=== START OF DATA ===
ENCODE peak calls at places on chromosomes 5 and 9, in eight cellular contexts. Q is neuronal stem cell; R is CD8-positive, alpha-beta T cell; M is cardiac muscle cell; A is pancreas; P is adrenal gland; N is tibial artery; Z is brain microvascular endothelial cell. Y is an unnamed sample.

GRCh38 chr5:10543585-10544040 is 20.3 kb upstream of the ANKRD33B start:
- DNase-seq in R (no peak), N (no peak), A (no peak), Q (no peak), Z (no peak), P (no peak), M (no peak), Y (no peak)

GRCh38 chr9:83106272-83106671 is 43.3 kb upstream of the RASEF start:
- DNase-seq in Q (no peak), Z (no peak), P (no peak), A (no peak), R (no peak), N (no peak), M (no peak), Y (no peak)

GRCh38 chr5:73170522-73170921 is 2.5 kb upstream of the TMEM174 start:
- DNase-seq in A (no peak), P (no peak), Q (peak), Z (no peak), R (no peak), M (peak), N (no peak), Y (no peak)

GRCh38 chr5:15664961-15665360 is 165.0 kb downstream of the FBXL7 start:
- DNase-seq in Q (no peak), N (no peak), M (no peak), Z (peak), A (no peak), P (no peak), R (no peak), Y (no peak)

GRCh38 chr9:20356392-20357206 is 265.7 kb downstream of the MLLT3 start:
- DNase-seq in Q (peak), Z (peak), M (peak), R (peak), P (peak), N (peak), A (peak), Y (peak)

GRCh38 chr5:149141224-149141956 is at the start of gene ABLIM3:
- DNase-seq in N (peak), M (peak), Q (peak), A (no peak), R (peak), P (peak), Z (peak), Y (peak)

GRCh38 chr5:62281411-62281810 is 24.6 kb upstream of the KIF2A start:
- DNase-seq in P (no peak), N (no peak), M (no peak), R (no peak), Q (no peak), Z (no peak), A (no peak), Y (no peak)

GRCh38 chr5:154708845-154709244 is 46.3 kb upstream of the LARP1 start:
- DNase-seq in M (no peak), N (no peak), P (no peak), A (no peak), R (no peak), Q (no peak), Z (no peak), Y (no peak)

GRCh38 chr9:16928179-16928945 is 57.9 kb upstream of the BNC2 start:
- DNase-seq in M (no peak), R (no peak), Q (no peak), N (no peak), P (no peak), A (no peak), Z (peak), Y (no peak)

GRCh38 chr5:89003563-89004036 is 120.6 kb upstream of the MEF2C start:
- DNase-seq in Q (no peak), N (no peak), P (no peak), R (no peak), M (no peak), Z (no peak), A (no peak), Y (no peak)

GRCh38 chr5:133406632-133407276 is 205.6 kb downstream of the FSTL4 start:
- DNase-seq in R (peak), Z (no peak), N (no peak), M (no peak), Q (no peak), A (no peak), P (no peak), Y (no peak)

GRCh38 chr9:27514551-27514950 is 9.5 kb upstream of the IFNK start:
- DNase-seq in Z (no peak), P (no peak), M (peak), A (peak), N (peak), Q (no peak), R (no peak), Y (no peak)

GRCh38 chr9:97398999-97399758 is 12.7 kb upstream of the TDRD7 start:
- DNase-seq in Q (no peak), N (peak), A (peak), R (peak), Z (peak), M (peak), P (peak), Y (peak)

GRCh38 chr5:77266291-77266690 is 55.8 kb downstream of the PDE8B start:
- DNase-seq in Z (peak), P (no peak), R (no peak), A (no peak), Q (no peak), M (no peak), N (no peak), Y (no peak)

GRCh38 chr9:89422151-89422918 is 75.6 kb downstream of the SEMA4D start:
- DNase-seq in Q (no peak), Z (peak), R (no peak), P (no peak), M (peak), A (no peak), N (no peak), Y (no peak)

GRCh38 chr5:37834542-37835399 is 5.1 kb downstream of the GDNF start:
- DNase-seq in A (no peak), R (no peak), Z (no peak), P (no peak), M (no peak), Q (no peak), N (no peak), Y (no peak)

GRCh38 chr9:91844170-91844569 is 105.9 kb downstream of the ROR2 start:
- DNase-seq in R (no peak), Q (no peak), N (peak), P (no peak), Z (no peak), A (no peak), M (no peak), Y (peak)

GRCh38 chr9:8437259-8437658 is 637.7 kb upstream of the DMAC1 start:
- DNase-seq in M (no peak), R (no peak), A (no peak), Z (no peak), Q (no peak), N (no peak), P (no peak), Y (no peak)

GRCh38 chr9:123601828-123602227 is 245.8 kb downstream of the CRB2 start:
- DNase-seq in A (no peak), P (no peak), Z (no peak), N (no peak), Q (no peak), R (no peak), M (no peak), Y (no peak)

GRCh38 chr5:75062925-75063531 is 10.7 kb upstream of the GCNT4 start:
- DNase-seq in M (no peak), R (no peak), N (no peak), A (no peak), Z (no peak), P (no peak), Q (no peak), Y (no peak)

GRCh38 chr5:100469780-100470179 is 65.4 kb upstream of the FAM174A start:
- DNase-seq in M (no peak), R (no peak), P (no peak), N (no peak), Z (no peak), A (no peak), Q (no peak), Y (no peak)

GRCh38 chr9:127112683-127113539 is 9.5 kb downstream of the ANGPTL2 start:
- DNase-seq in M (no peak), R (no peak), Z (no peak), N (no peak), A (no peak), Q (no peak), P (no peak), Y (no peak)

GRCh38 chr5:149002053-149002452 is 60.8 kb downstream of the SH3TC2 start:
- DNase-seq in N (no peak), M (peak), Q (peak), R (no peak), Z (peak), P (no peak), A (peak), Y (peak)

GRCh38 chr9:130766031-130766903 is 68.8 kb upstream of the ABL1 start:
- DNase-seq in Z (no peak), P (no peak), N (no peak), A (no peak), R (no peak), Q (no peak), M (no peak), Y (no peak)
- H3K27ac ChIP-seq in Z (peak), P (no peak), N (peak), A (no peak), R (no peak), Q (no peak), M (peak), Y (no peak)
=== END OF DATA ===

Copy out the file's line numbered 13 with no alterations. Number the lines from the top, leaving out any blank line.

- DNase-seq in N (peak), M (peak), Q (peak), A (no peak), R (peak), P (peak), Z (peak), Y (peak)